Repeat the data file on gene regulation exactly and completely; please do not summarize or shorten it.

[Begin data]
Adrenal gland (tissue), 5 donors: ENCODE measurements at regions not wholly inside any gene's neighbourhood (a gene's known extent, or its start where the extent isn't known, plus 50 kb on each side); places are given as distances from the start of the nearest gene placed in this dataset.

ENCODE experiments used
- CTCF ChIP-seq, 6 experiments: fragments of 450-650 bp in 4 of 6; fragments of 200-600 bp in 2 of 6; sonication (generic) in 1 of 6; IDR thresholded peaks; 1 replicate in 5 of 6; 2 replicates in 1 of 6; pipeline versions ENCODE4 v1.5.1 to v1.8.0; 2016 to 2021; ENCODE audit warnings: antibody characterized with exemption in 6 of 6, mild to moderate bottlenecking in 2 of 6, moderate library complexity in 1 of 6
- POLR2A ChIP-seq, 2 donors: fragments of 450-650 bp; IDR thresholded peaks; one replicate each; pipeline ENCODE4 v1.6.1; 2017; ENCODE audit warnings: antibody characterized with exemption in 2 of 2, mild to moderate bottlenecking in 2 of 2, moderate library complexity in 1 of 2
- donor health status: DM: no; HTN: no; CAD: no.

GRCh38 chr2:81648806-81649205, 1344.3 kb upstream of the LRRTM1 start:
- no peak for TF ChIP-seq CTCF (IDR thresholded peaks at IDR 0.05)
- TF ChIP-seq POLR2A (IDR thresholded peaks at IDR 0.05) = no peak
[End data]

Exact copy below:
Adrenal gland (tissue), 5 donors: ENCODE measurements at regions not wholly inside any gene's neighbourhood (a gene's known extent, or its start where the extent isn't known, plus 50 kb on each side); places are given as distances from the start of the nearest gene placed in this dataset.

ENCODE experiments used
- CTCF ChIP-seq, 6 experiments: fragments of 450-650 bp in 4 of 6; fragments of 200-600 bp in 2 of 6; sonication (generic) in 1 of 6; IDR thresholded peaks; 1 replicate in 5 of 6; 2 replicates in 1 of 6; pipeline versions ENCODE4 v1.5.1 to v1.8.0; 2016 to 2021; ENCODE audit warnings: antibody characterized with exemption in 6 of 6, mild to moderate bottlenecking in 2 of 6, moderate library complexity in 1 of 6
- POLR2A ChIP-seq, 2 donors: fragments of 450-650 bp; IDR thresholded peaks; one replicate each; pipeline ENCODE4 v1.6.1; 2017; ENCODE audit warnings: antibody characterized with exemption in 2 of 2, mild to moderate bottlenecking in 2 of 2, moderate library complexity in 1 of 2
- donor health status: DM: no; HTN: no; CAD: no.

GRCh38 chr2:81648806-81649205, 1344.3 kb upstream of the LRRTM1 start:
- no peak for TF ChIP-seq CTCF (IDR thresholded peaks at IDR 0.05)
- TF ChIP-seq POLR2A (IDR thresholded peaks at IDR 0.05) = no peak